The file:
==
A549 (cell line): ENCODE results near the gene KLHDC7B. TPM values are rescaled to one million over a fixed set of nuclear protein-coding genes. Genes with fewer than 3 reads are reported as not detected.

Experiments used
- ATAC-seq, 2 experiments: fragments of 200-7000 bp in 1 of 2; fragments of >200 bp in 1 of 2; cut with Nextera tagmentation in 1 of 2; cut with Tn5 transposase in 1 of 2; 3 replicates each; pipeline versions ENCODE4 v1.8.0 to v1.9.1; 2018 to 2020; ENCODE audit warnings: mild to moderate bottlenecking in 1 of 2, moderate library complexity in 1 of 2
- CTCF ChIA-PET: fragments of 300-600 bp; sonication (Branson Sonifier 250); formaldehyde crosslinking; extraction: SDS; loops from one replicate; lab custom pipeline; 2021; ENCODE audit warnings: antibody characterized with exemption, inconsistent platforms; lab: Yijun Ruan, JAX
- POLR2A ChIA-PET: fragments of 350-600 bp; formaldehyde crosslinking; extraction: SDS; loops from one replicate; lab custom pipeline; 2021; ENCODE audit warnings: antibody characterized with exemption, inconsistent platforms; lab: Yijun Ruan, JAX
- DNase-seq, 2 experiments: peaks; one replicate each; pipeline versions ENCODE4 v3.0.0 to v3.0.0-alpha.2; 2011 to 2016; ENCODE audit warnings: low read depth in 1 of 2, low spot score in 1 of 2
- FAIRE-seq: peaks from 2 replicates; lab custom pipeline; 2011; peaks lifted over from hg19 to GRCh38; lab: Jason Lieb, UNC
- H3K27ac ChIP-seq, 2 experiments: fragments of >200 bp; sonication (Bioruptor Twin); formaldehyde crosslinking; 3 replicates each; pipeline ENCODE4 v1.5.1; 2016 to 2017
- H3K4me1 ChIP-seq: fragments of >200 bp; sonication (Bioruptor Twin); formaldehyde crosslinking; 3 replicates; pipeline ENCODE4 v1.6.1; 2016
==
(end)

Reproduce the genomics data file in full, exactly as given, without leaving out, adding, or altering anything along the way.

A549 (cell line): ENCODE results near the gene KLHDC7B. TPM values are rescaled to one million over a fixed set of nuclear protein-coding genes. Genes with fewer than 3 reads are reported as not detected.

Experiments used
- ATAC-seq, 2 experiments: fragments of 200-7000 bp in 1 of 2; fragments of >200 bp in 1 of 2; cut with Nextera tagmentation in 1 of 2; cut with Tn5 transposase in 1 of 2; 3 replicates each; pipeline versions ENCODE4 v1.8.0 to v1.9.1; 2018 to 2020; ENCODE audit warnings: mild to moderate bottlenecking in 1 of 2, moderate library complexity in 1 of 2
- CTCF ChIA-PET: fragments of 300-600 bp; sonication (Branson Sonifier 250); formaldehyde crosslinking; extraction: SDS; loops from one replicate; lab custom pipeline; 2021; ENCODE audit warnings: antibody characterized with exemption, inconsistent platforms; lab: Yijun Ruan, JAX
- POLR2A ChIA-PET: fragments of 350-600 bp; formaldehyde crosslinking; extraction: SDS; loops from one replicate; lab custom pipeline; 2021; ENCODE audit warnings: antibody characterized with exemption, inconsistent platforms; lab: Yijun Ruan, JAX
- DNase-seq, 2 experiments: peaks; one replicate each; pipeline versions ENCODE4 v3.0.0 to v3.0.0-alpha.2; 2011 to 2016; ENCODE audit warnings: low read depth in 1 of 2, low spot score in 1 of 2
- FAIRE-seq: peaks from 2 replicates; lab custom pipeline; 2011; peaks lifted over from hg19 to GRCh38; lab: Jason Lieb, UNC
- H3K27ac ChIP-seq, 2 experiments: fragments of >200 bp; sonication (Bioruptor Twin); formaldehyde crosslinking; 3 replicates each; pipeline ENCODE4 v1.5.1; 2016 to 2017
- H3K4me1 ChIP-seq: fragments of >200 bp; sonication (Bioruptor Twin); formaldehyde crosslinking; 3 replicates; pipeline ENCODE4 v1.6.1; 2016